Plecotus balensis, Kruskop & Lavrenchenko, 2000

Don E. Wilson & Russell A. Mittermeier, 2019, Vespertilionidae, Handbook of the Mammals of the World – Volume 9 Bats, Barcelona: Lynx Edicions, pp. 716-981 : 866-867

publication ID 10.5281/zenodo.6397752


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scientific name

Plecotus balensis


230. View Plate 64: Vespertilionidae

Ethiopian Long-eared Bat

Plecotus balensis View in CoL

French: Oreillard d'Ethiopie / German: Bale-Langohr / Spanish: Orejudo de Etiopia

Other common names: Bale Long-eared Bat, Ethiopian Big-eared Bat

Taxonomy. Plecotus balensis Kruskop & Lavrenchenko, 2000 View in CoL ,

“Harenna Forest, Bale Mountains National Park, southern Ethiopia, 6°45’ N, 39°44’ E, 2760 m ASL.” GoogleMaps

This species is monotypic.

Distribution. Ethiopia. View Figure

Descriptive notes. Head-body 45-50 mm, tail 47-55 mm, ear 37-40 mm, hindfoot 7-8 mm, forearm 36-42 mm; weight 6-5—8: 5 g. The Ethiopian Long-eared Bat is noted for its short snout and dark chestnut-brown fur without paler tips. It is similar to the Brown Long-eared Bat ( P. auritus ) but smaller, with more inflated and slightly larger or inflated tympanic bullae (under 4- 3 mm long), slenderer tooth row, and narrower rostrum. Wings dark, and ears dark brown or blackish brown. Muzzle fairly blunt, with small preorbital and rounded supraorbital glands. Baculum is Y-shaped. Braincase medium height and very broad; rostrum quite short and narrow. Chromosomal complement has 2n = 32.

Habitat. Restricted to highlands, in humid evergreen Afro-montane forests at elevations of 2000-3000 m. The few reports available indicate areas such as upper belts of Harenna Forest in Bale Mountains National Park, or Mount Aune Yosef. Also seen foraging in more open parts of forest or at edges of clearings.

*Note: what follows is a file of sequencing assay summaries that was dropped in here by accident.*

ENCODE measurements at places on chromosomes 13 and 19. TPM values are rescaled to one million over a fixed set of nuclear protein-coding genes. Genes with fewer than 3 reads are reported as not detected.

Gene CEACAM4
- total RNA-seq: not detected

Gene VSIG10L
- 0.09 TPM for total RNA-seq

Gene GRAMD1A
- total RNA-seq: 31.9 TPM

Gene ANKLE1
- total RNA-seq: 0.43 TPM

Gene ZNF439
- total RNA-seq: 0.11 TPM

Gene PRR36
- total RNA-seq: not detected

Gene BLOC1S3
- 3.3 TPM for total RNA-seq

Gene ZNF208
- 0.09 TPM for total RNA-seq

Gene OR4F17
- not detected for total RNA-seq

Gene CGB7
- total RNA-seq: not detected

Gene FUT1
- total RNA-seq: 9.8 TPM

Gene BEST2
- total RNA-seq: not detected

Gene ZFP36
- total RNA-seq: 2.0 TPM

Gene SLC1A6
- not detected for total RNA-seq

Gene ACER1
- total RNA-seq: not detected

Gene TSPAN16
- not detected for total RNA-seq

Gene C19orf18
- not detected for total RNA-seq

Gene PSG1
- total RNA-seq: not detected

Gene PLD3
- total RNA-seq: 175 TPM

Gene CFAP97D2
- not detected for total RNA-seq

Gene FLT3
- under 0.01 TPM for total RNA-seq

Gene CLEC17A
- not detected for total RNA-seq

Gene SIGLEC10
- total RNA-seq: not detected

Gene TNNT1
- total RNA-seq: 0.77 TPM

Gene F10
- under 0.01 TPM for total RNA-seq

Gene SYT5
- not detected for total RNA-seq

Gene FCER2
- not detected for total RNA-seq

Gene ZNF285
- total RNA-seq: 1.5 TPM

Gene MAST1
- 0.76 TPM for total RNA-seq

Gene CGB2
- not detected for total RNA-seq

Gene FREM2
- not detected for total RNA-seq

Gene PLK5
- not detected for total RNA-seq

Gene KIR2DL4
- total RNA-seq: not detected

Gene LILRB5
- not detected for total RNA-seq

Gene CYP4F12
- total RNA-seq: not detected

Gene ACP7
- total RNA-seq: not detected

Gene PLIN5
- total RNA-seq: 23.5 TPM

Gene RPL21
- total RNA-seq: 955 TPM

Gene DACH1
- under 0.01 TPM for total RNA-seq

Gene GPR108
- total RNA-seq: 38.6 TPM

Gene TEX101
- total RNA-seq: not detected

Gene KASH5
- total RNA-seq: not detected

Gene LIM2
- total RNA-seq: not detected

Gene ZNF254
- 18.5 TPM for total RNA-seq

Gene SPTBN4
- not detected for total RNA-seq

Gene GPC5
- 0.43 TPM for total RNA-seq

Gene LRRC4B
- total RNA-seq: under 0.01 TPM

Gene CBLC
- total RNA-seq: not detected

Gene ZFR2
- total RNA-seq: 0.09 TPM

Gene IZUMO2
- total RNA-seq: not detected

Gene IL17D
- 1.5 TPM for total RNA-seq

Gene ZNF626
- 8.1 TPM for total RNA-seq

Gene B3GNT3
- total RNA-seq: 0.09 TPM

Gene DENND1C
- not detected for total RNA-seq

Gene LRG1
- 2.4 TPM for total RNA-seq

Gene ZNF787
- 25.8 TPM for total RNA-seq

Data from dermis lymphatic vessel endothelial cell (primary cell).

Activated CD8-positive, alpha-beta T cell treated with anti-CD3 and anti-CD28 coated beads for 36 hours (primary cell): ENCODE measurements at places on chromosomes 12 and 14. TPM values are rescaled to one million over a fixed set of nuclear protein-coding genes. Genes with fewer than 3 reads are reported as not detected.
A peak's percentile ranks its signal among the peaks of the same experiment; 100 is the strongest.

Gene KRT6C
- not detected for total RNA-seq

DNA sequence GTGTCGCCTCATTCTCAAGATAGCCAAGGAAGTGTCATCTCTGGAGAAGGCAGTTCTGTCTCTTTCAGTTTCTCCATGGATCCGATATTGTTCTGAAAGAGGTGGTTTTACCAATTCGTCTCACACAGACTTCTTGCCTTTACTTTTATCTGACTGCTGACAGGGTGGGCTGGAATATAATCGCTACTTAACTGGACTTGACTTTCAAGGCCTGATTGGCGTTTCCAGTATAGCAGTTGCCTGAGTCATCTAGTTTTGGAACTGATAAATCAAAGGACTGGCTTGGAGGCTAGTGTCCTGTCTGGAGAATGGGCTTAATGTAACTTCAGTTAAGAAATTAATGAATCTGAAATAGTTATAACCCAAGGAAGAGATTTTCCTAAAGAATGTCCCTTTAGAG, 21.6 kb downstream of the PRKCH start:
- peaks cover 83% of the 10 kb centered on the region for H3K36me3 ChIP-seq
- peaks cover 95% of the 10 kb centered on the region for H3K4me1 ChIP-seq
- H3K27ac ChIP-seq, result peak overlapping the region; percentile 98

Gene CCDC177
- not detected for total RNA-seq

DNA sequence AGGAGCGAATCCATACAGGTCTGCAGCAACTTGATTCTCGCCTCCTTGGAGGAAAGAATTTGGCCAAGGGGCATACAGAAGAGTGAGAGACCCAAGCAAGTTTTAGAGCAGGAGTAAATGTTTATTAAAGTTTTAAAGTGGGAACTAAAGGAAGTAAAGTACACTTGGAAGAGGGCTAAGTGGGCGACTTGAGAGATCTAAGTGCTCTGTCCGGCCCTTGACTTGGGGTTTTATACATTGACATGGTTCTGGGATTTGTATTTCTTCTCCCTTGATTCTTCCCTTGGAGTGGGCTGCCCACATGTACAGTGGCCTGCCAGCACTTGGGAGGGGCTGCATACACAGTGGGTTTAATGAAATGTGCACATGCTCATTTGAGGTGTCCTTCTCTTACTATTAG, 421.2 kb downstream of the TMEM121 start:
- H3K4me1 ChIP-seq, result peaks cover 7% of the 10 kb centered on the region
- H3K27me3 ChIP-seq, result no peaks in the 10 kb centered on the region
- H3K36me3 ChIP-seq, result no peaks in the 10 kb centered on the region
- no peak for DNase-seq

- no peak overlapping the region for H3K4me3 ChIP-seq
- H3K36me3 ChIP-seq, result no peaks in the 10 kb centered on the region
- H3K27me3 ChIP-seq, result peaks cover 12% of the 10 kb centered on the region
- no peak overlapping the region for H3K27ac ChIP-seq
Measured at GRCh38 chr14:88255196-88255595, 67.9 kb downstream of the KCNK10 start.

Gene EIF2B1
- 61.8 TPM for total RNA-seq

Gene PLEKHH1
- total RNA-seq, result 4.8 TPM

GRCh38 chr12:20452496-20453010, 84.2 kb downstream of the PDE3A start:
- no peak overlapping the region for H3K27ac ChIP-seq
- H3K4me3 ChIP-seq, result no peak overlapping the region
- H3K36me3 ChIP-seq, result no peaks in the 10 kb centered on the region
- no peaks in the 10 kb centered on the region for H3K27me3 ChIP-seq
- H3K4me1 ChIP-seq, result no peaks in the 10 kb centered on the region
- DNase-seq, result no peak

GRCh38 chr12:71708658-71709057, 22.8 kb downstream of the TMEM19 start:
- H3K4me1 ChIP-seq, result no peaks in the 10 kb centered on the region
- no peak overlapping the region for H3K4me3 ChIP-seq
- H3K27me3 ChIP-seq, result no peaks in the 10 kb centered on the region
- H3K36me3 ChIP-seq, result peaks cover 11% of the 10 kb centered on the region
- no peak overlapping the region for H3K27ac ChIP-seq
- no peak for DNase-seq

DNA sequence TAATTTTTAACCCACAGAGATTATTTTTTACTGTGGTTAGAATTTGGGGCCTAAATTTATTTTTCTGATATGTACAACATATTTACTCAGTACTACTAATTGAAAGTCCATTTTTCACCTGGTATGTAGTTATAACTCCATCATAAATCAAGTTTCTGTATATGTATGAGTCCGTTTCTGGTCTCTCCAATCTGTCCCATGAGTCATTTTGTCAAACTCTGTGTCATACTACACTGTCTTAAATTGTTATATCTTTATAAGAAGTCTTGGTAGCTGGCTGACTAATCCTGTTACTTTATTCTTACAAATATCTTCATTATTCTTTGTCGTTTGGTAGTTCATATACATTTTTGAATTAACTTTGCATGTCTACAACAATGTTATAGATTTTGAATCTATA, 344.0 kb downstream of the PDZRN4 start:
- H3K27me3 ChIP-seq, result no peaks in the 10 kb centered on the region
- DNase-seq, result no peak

Food and Feeding. Feeds on insects caught by perch-hunting and aerial-hawking.

Breeding. No information.

Activity patterns. No information.

Movements, Home range and Social organization. No information.

Status and Conservation. Classified as Data Deficient on The IUCN Red List. Known only from five localities and previously classified as Vulnerable, but the species is suspected to be more abundant and has been reclassified as Data Deficient. Old reports of similar species such as Christie’s Long-eared Bat ( P. christii ) may need reviewing to check for misidentifications. Very poorly known overall;likely to be affected by habitat loss due to timber extraction and agriculture expansion.

Bibliography. Benda, Kiefer et al. (2004), Juste et al. (2004), Kruskop & Lavrenchenko (2000), Lavrenchenko (2000, 2013), Lavrenchenko, Juste & Benda (2008), Lavrenchenko, Kruskop & Morozov (2004), Simmons (2005), Spitzenbergeret al. (2006).














Plecotus balensis

Don E. Wilson & Russell A. Mittermeier 2019

Plecotus balensis

Kruskop & Lavrenchenko 2000
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